Bringing Empty Homes Back to Life

I keep reading that there are a million empty homes at the moment in the UK (and a further 300,000 empty commercial buildings). And we all know how there is a major, growing housing shortage.

I am not suggesting that it is easy to convert all these empty properties into homes but as a nation I don’t think we are doing our best.

Many commentators say that the majority of the empty homes are in the wrong location either in towns where there are no job opportunities or in the “wrong part of town”. But we have a growing creative industries sector (second largest employment sector in the UK), a sector that by its very nature and its early adoption of mobile technologies has made it  more footloose and fancy free than most sectors. Many “creatives” can run their businesses from home using Skype, Microsoft Mobile Office and the like.

What is more, for many of us “creatives” the idea of upcycling an old building is at the forefront of our planning for a home ahead of a new build house.

Could government be taxing empty properties (rather than the present 50% reduction on council tax that is offered to owners of empty properties?)

Could they be encouraging us to bring unloved streets and industrial buildings back to life by reducing (or abolishing) VAT on renovations? In Switzerland VAT on renovations was reduced to 5% and there was a net gain in income as activity rocketed. And doesn’t VAT on renovations bolster a “black economy”.

I have already written about my experience here.

The historic system for salvaging these properties was via the council, but because town halls no longer have money, we need to look at alternatives. We need mortgage companies to really support housing renovation and for the government to back their efforts.

My wife, Gerardine, and I wouldn’t be where we are now without the help we received and the work we put into our first house in Wembley, North London.

We stretched ourselves and got on to the housing ladder. That was back in 1982. That house was also a Victorian terrace and it was practically uninhabitable: it had had no Tender Loving Care since the turn of the century. It didn’t have any lights, the roof was a disaster, it had no heating, the chimneys were all blocked off, there were no proper bathrooms, the plumbing was a nightmare and the electrics were completely unsafe.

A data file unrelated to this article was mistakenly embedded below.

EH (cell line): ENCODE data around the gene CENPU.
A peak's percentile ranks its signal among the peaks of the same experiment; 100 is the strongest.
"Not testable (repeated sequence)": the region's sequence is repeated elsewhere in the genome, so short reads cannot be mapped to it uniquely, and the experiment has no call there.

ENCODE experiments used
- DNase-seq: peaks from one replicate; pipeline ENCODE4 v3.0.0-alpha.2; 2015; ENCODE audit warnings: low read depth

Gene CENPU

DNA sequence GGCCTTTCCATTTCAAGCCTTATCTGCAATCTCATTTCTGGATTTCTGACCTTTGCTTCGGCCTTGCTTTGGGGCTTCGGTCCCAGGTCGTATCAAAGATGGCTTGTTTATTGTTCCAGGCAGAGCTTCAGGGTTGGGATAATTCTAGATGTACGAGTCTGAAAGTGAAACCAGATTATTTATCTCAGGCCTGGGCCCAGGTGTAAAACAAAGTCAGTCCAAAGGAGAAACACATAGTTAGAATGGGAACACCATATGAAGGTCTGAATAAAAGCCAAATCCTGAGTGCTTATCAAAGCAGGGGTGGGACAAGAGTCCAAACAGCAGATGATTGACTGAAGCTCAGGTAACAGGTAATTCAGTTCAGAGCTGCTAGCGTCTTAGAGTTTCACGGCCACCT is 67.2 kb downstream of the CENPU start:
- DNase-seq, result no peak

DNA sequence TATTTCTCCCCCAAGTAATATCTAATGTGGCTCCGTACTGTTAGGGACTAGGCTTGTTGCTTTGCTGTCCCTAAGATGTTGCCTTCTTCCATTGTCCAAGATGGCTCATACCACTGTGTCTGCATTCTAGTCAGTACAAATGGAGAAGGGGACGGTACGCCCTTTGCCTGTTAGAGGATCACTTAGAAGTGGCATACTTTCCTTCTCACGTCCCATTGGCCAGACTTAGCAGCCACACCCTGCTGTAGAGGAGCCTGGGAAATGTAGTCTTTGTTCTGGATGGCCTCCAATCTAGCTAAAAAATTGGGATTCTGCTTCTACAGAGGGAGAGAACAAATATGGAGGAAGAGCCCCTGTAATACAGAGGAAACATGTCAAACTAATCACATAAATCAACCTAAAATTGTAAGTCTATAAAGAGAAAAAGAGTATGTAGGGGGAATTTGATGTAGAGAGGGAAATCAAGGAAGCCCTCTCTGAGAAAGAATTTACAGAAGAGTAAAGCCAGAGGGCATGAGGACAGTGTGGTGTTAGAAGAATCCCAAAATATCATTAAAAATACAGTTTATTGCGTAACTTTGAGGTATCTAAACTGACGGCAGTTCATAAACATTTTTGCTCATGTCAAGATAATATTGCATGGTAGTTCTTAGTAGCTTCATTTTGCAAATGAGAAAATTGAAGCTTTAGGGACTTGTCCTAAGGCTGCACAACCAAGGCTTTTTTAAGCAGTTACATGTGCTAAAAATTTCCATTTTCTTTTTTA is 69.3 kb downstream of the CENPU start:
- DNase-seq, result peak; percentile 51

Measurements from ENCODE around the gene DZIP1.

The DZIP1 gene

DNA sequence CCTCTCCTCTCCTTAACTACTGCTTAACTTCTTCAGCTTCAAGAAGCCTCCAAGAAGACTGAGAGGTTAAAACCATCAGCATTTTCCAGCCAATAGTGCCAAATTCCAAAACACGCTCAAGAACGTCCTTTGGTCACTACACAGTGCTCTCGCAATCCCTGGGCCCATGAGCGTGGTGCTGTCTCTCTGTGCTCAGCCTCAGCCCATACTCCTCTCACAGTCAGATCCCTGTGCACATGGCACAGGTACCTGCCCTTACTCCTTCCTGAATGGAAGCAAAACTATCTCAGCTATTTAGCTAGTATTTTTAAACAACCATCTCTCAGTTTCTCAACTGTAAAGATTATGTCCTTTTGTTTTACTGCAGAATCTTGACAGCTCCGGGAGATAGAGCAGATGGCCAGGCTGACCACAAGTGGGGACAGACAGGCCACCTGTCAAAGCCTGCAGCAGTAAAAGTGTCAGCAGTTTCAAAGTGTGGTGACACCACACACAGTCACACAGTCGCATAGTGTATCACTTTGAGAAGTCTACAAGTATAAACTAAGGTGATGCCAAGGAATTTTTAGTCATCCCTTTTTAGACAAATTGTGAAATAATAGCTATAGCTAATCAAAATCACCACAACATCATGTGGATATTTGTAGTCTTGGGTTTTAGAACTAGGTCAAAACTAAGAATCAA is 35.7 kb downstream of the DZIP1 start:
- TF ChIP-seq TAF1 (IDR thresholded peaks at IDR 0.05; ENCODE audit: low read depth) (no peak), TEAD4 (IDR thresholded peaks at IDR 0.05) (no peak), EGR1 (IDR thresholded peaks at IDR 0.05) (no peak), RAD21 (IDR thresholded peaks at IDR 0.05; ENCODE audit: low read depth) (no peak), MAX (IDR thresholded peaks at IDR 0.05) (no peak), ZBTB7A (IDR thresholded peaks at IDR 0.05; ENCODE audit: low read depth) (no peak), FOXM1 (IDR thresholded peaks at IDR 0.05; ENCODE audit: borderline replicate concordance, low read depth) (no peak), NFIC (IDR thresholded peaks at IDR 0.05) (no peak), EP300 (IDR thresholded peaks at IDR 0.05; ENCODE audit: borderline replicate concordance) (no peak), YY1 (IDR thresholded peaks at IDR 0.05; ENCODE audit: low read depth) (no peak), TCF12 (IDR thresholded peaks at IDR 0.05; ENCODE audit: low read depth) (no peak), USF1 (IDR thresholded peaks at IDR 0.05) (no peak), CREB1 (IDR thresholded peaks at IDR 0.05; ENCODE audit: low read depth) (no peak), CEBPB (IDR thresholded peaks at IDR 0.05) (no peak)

But when we bought it, Brent council was giving 90 per cent grants to do that work to kick start these streets back to life. We brought that house back to life. I go past it regularly and it is a thriving, lovely little street. So it worked.

It took us 18 months. We were just normal young couple and there are tens of thousands of normal young couples now like we were then who are willing to put in the effort. They would do exactly what we did if given the chance. But the problem is funding. We’re not talking about vast sums though. The irony is that banks would lend a young couple £100,000 for a new flat, but not £50,000 for an old house and a further £35,000 for renovation. I understand why: there’s a risk the couple would just pocket the £35,000.

So what we need is draw-down mortgages where banks release funds for each stage of repair. Yes, it would be hard work for the banks, but it would be worth it. The same applies to people in the same situation as Gerardine and I almost 30 years ago.

Putting that effort into your own home is part of learning to grow up and settle down in life. Most couples would jump at the chance of giving up a couple of nights out a week to work hard on getting a good home.


Our first house in Wembley


The mess it was in...


Twas great fun doing it up

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